Rapid molecular surveillance of SARS-CoV-2 S-protein variants leading to immune escape and/or increased infectivity is of utmost importance. Among global bottlenecks for variant monitoring in diagnostic settings are sequencing and bioinformatics capacities. In this study, we aimed to establish a rapid and user-friendly protocol for high-throughput S-gene sequencing and subsequent automated identification of variants. We designed two new primer pairs to amplify only the immunodominant part of the S-gene for nanopore sequencing. Furthermore, we developed an automated "S-Protein-Typer" tool that analyzes and reports S-protein mutations on the amino acid level including a variant of concern indicator. Validation of our primer panel using SARS-CoV-2-positive respiratory specimens covering a broad Ct range showed successful amplification for 29/30 samples. Restriction to the region of interest freed sequencing capacity by a factor of 12-13, compared with whole-genome sequencing. Using either the MinION or Flongle flow cell, our sequencing strategy reduced the time required to identify SARS-CoV-2 variants accordingly. The S-Protein-Typer tool identified all mutations correctly when challenged with our sequenced samples and 50 deposited sequences covering all VOCs (December 2021). Our proposed S-protein variant screening offers a simple, more rapid, and low-cost entry into NGS-based SARS-CoV-2 analysis, compared with current whole-genome approaches.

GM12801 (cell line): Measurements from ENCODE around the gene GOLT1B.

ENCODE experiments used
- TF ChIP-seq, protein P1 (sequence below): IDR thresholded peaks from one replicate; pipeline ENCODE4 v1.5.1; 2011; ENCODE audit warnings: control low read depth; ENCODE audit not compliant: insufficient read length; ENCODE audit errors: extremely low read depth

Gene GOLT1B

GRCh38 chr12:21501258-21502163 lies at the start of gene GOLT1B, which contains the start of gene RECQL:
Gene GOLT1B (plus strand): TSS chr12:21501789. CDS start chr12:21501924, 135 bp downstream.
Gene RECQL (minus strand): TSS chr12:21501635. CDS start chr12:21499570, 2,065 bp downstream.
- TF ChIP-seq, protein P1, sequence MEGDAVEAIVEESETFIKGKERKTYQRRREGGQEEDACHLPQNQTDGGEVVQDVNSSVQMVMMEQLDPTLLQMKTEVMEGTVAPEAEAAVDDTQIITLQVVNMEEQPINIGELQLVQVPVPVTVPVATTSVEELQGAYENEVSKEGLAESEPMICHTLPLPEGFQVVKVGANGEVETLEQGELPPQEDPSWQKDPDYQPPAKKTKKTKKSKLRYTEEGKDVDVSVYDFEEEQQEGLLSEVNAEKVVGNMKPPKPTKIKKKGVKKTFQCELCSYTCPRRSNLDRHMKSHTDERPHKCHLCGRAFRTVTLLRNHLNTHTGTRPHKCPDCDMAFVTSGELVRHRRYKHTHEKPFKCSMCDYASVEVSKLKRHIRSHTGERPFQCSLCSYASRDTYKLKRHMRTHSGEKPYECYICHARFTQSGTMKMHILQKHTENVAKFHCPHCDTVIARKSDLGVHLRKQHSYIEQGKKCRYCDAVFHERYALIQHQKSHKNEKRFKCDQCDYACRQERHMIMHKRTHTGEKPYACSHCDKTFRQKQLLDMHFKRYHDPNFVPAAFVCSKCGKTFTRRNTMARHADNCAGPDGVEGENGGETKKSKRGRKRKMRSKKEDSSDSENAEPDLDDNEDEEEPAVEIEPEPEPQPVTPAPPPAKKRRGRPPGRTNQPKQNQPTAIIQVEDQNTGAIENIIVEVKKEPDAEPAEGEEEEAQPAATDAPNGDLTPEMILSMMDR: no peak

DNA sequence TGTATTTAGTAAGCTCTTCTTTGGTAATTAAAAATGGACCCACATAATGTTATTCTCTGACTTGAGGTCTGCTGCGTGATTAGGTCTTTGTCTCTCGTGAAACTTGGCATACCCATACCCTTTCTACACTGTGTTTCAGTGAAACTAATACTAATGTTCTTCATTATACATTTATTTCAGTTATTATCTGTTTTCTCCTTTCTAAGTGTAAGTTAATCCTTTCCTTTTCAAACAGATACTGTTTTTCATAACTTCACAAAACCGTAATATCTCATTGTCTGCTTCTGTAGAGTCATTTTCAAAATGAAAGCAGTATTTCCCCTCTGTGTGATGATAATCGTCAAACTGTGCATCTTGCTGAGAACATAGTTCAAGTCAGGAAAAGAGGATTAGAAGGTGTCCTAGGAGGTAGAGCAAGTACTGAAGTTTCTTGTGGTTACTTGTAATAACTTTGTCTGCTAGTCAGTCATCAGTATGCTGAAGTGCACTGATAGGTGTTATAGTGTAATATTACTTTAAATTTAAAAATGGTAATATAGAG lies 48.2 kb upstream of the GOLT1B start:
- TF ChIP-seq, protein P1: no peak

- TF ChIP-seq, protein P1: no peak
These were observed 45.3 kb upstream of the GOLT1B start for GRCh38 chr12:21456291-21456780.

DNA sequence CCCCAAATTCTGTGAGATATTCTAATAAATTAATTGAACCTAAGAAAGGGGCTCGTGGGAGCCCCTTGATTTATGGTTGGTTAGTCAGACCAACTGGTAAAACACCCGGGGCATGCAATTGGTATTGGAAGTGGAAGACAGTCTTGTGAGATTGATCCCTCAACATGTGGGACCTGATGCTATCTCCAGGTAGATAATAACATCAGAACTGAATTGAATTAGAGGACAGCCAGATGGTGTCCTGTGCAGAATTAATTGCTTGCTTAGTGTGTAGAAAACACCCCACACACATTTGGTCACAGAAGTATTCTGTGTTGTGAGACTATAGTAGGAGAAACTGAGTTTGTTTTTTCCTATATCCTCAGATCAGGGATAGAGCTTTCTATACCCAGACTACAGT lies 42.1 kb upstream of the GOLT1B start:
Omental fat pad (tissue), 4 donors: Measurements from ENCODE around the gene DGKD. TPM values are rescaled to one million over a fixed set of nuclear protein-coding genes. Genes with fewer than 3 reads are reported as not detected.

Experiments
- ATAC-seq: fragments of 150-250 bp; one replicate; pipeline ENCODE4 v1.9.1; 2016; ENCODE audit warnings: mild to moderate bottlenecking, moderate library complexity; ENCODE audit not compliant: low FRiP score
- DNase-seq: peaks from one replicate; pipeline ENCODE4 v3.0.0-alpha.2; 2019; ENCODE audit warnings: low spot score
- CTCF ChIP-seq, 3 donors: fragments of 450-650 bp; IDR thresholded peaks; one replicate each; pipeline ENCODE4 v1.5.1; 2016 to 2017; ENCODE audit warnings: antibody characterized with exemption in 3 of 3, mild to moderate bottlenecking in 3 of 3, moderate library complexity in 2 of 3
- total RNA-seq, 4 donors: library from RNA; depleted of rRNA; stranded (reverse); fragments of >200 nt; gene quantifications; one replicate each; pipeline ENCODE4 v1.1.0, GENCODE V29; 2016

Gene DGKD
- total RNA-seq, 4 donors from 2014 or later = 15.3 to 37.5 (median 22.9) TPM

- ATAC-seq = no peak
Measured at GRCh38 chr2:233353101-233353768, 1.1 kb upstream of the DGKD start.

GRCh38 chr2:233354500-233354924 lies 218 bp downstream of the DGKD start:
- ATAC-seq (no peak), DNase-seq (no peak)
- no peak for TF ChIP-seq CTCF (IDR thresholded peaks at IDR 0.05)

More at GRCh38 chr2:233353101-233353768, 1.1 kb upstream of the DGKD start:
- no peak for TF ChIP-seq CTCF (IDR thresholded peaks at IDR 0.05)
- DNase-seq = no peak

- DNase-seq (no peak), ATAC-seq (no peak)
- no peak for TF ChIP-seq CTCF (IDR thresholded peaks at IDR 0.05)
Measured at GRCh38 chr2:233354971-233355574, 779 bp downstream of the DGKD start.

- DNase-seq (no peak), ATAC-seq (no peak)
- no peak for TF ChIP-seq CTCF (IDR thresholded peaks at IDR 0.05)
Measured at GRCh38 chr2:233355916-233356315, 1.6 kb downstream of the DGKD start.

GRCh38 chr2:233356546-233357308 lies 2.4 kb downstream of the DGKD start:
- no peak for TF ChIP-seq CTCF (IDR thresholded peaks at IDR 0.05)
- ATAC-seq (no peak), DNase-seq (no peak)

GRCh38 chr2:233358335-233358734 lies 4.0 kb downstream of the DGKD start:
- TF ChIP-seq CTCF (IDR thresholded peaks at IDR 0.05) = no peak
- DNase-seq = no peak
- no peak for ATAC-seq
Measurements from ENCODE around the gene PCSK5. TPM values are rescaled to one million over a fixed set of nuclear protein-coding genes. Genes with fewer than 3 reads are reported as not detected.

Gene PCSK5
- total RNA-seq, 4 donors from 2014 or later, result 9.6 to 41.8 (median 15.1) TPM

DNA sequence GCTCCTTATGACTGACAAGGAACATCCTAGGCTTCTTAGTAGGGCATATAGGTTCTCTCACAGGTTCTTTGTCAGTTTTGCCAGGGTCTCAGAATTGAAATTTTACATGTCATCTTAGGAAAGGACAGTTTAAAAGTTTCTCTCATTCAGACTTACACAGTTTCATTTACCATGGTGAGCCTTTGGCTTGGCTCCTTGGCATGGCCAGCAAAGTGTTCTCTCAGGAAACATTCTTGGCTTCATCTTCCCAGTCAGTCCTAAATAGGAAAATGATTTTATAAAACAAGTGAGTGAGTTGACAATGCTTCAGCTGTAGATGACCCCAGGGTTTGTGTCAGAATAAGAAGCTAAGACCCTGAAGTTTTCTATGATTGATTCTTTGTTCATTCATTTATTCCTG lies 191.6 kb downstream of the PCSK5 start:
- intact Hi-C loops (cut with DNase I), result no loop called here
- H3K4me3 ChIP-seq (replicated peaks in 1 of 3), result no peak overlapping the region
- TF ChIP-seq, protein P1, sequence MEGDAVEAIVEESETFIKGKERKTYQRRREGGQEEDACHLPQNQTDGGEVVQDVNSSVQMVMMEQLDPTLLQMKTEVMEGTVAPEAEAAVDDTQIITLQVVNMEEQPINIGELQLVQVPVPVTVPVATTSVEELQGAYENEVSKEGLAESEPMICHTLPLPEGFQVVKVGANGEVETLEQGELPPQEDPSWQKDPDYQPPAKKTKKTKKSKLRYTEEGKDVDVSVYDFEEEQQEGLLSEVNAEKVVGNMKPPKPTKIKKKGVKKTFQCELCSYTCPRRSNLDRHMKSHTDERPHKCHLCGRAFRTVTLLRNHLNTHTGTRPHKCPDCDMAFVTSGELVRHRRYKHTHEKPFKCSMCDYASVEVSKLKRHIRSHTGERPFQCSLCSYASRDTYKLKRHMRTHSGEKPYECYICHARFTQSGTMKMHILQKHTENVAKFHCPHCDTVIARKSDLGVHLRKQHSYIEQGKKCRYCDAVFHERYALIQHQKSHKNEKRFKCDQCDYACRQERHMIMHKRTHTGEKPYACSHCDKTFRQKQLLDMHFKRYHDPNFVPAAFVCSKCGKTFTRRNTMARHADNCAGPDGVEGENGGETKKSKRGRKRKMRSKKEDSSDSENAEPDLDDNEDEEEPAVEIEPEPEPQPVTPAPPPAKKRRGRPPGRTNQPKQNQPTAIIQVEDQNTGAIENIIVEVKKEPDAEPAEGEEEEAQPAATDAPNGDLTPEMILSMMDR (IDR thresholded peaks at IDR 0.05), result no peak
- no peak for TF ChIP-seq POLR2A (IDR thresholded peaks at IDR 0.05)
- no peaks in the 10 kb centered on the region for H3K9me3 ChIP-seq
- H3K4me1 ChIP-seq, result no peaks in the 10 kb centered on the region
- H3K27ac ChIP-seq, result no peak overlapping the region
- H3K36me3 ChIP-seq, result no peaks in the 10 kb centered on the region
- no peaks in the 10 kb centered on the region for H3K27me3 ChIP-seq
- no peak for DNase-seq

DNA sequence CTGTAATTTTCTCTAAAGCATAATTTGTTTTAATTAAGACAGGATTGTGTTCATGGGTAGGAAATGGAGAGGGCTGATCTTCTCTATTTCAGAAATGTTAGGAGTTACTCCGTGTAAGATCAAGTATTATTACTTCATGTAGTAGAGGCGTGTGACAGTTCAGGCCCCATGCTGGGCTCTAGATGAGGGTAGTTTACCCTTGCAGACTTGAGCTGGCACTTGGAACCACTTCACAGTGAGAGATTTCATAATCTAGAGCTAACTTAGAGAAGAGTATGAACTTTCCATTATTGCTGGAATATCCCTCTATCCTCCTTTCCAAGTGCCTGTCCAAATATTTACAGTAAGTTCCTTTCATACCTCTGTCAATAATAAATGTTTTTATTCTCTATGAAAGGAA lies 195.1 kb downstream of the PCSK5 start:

Subject(s)
High-Throughput Nucleotide Sequencing/methods , Nanopore Sequencing/methods , SARS-CoV-2/genetics , Spike Glycoprotein, Coronavirus/genetics , COVID-19/epidemiology , COVID-19/virology , Epidemiological Monitoring , Genotype , Humans , Immune Evasion/genetics , Mutation , SARS-CoV-2/immunology
5.
EuropePMC; 2021.
Preprint in English | EuropePMC | ID: ppcovidwho-296050

ABSTRACT